Legend has it that in the 15th century, the Earl of Sutherland imprisoned a beautiful young lady in the castle, with plans to marry her. The young girl was from the rival clan, and she attempted to escape the castle. After tying sheets together and trying to escape, she ultimately fell to her death. Visitors to the castle often hear crying coming from the Seamstress's Room in the upper floors of the castle, where she was imprisoned.

3 Mary King's Close

Mary King's Close is part of the underground maze of streets and buildings that occupy Edinburgh's Royal Mile, and it is steeped in history and folklore. The close was inhabited during the 16th and 17th centuries, with buildings that housed shops and homes built on top of one another. During the devastating plague that spread through Europe, the close was bricked up and sealed off from the public, in hopes of containing the spread of sickness.

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There are many stories of ghosts occupying this area, and one of the most popular ghosts is that of a young girl who has since been named "Annie", who is suspected to have been left behind to die by her family. The temperature drop in her room is quite obvious to those walking through, and there have been many sightings of her over the years.

2 Greyfriars Kirkyard

If you are brave enough to tour through Mary King's Close, then you must take a moment to visit Greyfriars Kirkyard as well. Known to be Scotland's most haunted cemetery, Greyfriars Kirkyard has many ghost stories attached to it.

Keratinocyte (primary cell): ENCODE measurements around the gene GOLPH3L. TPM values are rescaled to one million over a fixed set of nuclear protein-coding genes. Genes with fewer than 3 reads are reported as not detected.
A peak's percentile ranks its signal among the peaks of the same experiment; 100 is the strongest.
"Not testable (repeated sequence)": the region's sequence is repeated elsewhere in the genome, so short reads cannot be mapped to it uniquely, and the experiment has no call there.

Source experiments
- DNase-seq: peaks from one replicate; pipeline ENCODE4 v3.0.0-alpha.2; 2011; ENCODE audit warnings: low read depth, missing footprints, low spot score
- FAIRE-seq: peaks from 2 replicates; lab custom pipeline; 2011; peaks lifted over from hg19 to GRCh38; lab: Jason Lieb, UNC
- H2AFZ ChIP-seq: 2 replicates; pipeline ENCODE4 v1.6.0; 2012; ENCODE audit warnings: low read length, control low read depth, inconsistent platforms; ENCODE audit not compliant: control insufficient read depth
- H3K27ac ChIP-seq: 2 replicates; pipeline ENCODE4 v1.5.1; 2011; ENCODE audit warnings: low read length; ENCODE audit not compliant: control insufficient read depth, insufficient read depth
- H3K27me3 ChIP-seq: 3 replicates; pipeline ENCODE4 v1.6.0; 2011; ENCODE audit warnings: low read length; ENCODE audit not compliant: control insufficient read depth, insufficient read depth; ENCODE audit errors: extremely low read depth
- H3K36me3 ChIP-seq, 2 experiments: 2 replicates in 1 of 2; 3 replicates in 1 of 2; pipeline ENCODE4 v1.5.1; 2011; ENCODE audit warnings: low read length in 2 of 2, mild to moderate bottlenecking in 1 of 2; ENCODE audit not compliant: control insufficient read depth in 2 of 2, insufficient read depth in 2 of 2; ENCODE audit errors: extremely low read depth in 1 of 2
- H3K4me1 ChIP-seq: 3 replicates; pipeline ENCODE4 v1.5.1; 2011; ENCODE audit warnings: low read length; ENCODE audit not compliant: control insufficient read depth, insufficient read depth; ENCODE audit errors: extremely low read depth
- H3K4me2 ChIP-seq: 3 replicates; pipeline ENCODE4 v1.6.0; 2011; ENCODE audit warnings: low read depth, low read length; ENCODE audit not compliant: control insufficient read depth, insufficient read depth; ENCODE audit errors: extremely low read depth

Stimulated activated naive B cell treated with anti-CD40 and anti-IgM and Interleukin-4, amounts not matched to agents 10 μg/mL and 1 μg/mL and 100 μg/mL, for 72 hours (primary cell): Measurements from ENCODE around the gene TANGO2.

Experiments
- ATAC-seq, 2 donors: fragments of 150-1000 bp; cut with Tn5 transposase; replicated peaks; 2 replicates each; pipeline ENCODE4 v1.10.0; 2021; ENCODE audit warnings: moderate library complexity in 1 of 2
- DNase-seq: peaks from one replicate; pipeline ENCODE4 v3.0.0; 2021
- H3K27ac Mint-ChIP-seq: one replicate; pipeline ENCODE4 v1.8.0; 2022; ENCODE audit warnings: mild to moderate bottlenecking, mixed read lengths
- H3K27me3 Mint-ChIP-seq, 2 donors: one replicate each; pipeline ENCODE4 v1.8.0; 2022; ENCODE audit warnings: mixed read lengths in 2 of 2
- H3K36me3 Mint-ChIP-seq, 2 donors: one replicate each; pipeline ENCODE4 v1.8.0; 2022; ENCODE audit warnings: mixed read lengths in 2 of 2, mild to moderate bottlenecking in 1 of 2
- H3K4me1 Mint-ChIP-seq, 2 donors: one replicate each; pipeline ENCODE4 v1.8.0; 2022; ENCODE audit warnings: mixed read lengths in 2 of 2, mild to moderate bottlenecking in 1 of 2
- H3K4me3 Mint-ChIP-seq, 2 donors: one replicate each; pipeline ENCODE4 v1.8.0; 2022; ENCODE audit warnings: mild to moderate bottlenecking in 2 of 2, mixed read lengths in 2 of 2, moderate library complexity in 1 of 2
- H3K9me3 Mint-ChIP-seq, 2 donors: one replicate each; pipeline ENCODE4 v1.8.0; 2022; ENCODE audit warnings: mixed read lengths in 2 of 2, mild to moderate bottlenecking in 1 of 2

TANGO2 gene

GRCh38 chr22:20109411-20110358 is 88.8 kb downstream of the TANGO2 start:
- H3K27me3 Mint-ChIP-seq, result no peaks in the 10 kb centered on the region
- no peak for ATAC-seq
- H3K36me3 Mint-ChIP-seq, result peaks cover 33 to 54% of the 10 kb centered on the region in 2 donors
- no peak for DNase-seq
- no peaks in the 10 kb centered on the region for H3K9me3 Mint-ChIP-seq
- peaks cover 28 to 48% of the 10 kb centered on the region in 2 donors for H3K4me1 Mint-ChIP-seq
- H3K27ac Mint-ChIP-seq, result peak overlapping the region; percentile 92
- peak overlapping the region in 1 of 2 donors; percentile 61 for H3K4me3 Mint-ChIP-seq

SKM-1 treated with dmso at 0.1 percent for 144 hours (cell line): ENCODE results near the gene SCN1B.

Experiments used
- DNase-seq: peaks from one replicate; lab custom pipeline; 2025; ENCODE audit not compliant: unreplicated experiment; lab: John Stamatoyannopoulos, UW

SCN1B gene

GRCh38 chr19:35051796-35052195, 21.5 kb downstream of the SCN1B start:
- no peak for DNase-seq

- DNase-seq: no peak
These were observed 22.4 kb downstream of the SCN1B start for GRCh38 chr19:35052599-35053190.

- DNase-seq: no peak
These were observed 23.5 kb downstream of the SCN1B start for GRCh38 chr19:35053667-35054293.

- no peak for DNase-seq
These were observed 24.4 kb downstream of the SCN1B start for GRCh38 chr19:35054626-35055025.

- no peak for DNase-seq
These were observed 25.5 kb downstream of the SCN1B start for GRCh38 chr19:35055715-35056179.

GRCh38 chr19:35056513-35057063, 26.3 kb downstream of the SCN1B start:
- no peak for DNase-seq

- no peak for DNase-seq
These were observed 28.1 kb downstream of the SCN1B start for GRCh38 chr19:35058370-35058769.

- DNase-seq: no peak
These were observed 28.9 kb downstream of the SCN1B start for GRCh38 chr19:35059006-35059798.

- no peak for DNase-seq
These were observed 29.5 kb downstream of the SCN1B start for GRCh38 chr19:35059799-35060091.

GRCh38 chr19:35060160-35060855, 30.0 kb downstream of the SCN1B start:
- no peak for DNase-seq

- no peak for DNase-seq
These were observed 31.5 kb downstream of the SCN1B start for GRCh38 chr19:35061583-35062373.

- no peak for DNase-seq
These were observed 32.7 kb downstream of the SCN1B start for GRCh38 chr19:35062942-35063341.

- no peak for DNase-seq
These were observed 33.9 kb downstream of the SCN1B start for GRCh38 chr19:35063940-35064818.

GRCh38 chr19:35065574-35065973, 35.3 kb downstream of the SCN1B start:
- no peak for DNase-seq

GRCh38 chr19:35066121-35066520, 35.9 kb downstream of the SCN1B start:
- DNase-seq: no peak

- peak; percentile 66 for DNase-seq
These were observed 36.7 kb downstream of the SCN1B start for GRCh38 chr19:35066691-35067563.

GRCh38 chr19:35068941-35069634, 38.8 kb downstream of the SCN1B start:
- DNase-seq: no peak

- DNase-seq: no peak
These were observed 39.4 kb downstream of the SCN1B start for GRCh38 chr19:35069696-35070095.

The most famous apparition is known as the Mackenzie Poltergeist, claimed to be the ghost of Sir George Mackenize. This poltergeist is said to have been released when a homeless man broke into his tomb one cold night; ever since then, visitors to the site have been scared, bumped, bruised, and scratched. This kirkyard is also the place where the famous body snatchers, Burke and Hare, first dug up corpses to sell for science experiments.

1 Edinburgh Castle

Perched up on its rocky cliff, Edinburgh Castle has a long and bloody history, with many battles fought on its grounds, and many executions taking place within its walls. As such, it is no surprise that this famous castle comes with its fair share of ghosts and ghost stories.

The most famous ghost to occupy Edinburgh Castle is that of the headless drummer boy, who is said to show up when the castle is about the be attacked. The first spotting of this ghost was back in 1650, just before Oliver Cromwell and his troops attacked the castle. While the drums are heard often throughout the castle, only the actual sighting of this particular ghost means supposed danger for the castle.